80pc Wildlife, Habitats and Natural Amenities 40/50 Flat Well done on the projects that you have undertaken for the competition. The village has a superb amenity in the canal and the Arthur Guinness way. Partaking in projects that the school has engaged in will help them to identify bird species local to their area, also plants that are native and non-native. It will also give them a better understanding and awareness of the importance of good management of our waterways protecting it from any source of pollution that can harm the water supply and also the wildlife that live therein. The list of birds and mammals that have been identified around Ardclough provides the children and the community with an interesting project, identifying what species that are no longer on the list and new ones that join. Their habitats and habits have then to be studied. It is good that you have the expertise within your group that can demonstrate the different species to the community. Keep up the good work you are an inspiration to other groups.

78pc Landscaping and Open Spaces 39/50 up 1 Ardclough has many fine presentations of landscaped beds. Lishhandra and Wheatfield upper has to be commended on their excellent presentation. There is superb planting in these areas that attracts birds and bees providing a nice tranquillity to the surrounds. The seating provides a place for one to sit and enjoy. There is also pleasant planting in and outside the Church. Do ensure that the grass in this area is cut more frequently thus avoiding a large amount being left which gives an untidy appearance. The landscaping on the approach roads was bright and welcoming. The area at the village centre with planting and grass uncut for wildlife is superb. The mowed paths enabled he community to ramble through. This could be developed more with further planting of fruit trees and other bee loving shrubs and plants.

78pc Built Environment and Streetscape 39/50 up 1 The GAA complex in the centre of the village is maintained to a high standard and provides a superb amenity for the village and its surrounds. The village centre is also well presented and used well by the community. The new heating system installed will add greatly to the running of the building both structurally and economically. It still contains its educational history with classes being run for the community on a regular basis. Activity here was noted on day of adjudication. The Church and grounds are also well maintained. One must not forget the village shop which is such an important part of the community and it too was busy on day of adjudication. The new modern School building provides an excellent education point for the youth of the area. The canal provides an excellent amenity in its walking way. The bridge over the canal is quiet Narrow and maybe would benefit from lanterns or bright floral containers on its parapet.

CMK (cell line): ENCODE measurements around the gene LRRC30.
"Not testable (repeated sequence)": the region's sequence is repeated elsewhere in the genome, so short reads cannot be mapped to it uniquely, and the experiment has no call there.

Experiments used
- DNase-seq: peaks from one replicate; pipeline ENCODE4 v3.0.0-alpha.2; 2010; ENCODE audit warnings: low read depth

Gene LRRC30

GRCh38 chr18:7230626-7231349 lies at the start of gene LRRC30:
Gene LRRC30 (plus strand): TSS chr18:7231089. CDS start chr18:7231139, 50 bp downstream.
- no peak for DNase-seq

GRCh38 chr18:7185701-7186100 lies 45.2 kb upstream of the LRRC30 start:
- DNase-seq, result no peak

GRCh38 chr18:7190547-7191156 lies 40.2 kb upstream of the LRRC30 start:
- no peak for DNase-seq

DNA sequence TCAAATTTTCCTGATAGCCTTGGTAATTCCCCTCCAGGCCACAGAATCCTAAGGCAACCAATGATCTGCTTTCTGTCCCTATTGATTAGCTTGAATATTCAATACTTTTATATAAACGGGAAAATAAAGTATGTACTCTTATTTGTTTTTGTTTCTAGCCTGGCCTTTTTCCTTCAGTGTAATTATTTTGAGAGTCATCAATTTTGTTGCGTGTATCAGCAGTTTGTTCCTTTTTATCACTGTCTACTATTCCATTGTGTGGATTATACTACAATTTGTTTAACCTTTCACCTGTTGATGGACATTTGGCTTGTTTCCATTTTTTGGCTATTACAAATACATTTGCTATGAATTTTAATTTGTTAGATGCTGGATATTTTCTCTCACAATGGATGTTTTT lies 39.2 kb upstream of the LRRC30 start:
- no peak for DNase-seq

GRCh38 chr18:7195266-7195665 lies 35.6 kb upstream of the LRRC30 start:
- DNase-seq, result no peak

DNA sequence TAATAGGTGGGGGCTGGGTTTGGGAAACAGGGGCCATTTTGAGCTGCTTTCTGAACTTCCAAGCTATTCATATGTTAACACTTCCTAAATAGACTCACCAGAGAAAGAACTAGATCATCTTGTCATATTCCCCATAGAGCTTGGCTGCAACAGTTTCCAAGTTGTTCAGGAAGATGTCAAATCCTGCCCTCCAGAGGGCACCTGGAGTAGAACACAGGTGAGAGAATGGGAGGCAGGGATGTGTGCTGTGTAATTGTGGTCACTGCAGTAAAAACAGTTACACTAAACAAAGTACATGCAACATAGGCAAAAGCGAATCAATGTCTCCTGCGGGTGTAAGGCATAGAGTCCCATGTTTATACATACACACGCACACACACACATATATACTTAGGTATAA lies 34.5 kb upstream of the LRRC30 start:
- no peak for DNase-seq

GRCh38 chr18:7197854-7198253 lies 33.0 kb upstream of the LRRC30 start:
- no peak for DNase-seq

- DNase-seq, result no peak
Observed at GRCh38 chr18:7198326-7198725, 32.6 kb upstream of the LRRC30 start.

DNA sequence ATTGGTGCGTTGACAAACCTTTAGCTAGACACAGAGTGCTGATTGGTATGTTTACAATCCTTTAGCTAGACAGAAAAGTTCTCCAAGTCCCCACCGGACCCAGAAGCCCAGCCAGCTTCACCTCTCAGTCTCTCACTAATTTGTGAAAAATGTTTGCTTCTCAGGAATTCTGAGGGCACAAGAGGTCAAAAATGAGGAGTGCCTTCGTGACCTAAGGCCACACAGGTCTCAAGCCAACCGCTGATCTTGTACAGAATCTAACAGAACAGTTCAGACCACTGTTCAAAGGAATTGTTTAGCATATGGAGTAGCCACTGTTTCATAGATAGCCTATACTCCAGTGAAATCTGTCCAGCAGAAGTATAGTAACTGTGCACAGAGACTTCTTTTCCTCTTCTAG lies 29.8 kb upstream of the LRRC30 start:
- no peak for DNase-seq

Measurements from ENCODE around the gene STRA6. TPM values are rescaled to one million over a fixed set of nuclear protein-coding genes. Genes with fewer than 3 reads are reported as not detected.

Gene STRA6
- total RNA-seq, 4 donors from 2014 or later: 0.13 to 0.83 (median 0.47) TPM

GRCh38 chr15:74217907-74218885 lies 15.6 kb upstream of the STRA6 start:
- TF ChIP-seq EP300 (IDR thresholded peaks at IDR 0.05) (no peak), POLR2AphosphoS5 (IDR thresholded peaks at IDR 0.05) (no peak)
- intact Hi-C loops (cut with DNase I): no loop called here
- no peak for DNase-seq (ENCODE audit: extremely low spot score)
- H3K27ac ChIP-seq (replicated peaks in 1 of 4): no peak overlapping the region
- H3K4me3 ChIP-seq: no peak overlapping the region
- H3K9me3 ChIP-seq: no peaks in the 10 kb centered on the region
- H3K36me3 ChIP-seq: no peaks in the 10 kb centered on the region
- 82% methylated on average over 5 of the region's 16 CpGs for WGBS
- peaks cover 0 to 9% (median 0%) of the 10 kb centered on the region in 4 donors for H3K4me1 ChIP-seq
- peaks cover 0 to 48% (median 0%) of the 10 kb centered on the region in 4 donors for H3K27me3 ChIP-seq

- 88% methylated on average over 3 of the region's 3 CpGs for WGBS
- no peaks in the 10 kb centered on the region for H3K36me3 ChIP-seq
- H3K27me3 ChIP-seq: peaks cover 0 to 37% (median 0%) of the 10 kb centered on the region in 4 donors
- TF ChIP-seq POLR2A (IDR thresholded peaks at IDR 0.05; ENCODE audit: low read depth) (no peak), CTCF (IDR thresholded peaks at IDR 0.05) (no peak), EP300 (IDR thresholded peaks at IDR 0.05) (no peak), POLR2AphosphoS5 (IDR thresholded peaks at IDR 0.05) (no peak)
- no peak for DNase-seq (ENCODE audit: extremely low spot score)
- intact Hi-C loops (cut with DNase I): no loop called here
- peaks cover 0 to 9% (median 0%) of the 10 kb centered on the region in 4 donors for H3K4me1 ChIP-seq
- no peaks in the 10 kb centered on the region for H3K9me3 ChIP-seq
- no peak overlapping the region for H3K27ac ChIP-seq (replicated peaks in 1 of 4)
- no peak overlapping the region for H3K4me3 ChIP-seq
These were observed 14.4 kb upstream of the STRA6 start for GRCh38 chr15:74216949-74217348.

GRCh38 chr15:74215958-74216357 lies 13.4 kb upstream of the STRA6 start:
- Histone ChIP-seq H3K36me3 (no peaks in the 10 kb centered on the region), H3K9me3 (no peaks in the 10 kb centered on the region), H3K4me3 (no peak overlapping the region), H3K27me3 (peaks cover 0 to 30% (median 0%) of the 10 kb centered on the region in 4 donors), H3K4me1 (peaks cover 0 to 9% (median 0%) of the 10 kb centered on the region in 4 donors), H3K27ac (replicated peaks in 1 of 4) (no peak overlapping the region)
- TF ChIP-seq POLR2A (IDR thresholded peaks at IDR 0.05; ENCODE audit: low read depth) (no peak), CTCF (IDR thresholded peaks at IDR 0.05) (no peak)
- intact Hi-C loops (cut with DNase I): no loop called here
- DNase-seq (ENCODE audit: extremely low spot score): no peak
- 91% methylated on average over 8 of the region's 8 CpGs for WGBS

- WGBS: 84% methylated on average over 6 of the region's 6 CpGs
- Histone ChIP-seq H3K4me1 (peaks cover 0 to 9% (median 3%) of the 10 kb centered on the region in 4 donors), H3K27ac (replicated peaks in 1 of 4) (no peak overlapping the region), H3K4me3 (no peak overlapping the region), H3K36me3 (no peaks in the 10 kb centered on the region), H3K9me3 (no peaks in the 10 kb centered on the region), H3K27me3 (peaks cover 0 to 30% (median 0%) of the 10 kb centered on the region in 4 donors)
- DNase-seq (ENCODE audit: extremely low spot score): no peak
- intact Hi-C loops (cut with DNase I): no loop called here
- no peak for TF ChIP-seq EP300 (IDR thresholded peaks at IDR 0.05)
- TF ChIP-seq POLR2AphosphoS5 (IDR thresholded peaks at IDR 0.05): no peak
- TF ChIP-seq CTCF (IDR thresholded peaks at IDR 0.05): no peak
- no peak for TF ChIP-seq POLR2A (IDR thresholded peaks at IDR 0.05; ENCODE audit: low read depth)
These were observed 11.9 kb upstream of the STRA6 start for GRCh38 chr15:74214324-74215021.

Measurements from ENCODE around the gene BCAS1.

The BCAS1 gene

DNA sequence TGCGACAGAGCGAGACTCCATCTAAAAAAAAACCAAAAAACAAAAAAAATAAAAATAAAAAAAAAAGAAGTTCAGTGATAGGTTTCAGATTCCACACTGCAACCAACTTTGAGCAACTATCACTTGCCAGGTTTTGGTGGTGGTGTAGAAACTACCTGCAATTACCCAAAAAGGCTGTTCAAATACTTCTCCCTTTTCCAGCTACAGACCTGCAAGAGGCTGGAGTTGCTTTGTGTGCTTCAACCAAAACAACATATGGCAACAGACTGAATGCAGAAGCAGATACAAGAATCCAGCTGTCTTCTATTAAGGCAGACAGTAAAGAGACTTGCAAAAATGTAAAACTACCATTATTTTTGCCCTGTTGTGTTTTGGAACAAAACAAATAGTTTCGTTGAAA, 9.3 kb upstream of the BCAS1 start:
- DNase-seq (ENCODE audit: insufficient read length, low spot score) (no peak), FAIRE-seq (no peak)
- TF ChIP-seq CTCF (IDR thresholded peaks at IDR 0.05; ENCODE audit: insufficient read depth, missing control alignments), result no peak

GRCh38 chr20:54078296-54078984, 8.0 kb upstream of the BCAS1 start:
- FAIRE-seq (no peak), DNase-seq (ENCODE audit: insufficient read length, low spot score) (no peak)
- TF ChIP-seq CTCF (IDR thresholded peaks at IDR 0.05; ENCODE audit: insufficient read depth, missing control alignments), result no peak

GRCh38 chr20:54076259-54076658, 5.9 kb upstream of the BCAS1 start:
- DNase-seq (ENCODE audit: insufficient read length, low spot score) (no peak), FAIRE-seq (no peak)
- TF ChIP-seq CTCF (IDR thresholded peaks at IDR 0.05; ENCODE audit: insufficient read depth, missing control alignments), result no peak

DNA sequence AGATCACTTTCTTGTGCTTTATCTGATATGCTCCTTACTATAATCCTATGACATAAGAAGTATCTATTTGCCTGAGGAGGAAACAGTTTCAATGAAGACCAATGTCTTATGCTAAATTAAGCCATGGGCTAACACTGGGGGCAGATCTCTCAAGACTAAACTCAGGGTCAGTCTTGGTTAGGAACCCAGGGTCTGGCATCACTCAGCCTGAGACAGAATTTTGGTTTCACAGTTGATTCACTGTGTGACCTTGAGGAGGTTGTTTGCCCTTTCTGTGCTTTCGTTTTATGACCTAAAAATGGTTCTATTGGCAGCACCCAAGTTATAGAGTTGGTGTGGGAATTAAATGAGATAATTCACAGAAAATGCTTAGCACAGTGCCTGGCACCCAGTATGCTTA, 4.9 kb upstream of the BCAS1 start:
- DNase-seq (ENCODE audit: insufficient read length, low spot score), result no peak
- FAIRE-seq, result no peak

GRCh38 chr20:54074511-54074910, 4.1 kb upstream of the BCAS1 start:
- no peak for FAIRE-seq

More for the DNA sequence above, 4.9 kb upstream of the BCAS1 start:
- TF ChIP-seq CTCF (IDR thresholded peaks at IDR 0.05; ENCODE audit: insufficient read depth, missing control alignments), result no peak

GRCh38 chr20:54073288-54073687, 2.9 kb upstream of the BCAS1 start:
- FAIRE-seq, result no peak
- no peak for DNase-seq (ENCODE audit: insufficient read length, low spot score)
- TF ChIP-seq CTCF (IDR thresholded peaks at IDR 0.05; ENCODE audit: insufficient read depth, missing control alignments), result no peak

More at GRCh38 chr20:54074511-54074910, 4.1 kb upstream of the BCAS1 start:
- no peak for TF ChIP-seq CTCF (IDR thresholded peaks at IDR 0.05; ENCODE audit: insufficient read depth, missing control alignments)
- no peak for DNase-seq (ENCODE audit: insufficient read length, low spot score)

76pc Approach Roads, Streets & Lanes 38/50 up 1 The approach roads to the village with colourful planting around village signs gives a good first impression of the village and the village itself does not disappoint the visitor. The nicely trimmed verges and clean signage complements the hedging and trees along the roads. One recommendation would be to ask Kildare County Council to continue a footpath up to the bridge. There is a grass verge along that could be used as a footpath and make it somewhat safer for walkers along this stretch of road.

70pc Residential Streets & Housing Areas 35/50 Flat The houses on the approach roads and throughout the village are commended on their superb presentations. Lishandra Estate and Wheatfield upper are also to be commended on their excellent presentation. The well cared for green areas and colourful planting was admired. The resident’s associations are doing great work in maintaining and enhancing their areas with the addition of new planting each year. Well done on their work for this year’s competition

58.9pc Tidiness and Litter Control 53/90 up 1 The village generally looks neat and tidy. No weed growth along kerbs was noted. The cut grass on green area at the Church looked untidy but if cut more often as mentioned earlier this would be addressed. Your litter control plan is also working well. The planters, planted with spring bulbs could include summer flowering bulbs for summer colour? Along the canal where such a volume of walkers’ use was also tidy which was complemented by the eye catching poster. The artistic painting of the cottage looks bright and cheerful.

34pc Sustainable Waste and Resource Management 17/50 up 1 Well done on the master composting course which has provided training to two of your members that will help share the knowledge with the wider community. Have you noticed any improvement in waste reduction such as food waste? Are the community becoming more aware of ways to reduce the amount of waste been produced. Have you got the results of the survey undertaken with St Woltan’s back? The result of this survey would indicate the habits of the community and identify areas where savings could be made by the community in reducing the amount of waste being produced.

Concluding Remarks: Ardclough is a good example of a community working together to develop and enhance their village. It was a pleasure to visit the village and do continue the good work. Well done.

 

Heritage walk to Lyons church & hill August 20 2017

 

  • Heritage Walk: Lyons castle, church and hill

  • Time – 14:00 on Sunday next August 20
  • Assemble at gates of Lyons farm 13.50. 
  • It is a separate, marked entrance on the Kearneystown to Newcastle road on the Newcastle side of the entrances to the Cliff at Lyons and Lyons house  Gate is at N 53.30220 W 6.52959T
  • There will only be one access time to Lyons, so if people are not there then they cannot get in later, with no exceptions.

The walk, organised by Ardclough Community Council for Heritage Week, will take three hours and have two stops,  The first will be at Lyons 13th century castle, the 14th century church and graveyard   The second, for those who wish to continue the uphill hike through fields, will be at the top of Lyons Hill  Listen to an explanation of the historic and strategic importance of the iron age fort on the hill, the 8th century royal site of the kings of Leinster, and the castle, which was home to the powerful Aylmer family Lyons was an extremely important site in ancient and medieval Ireland and played an important role in major events such as the lead in to the Battle of Clontarf  The story of Lyons helped determine the locations and geography of the modern communities of Ardclough, Newcastle (originally Newcastle Lyons) and Celbridge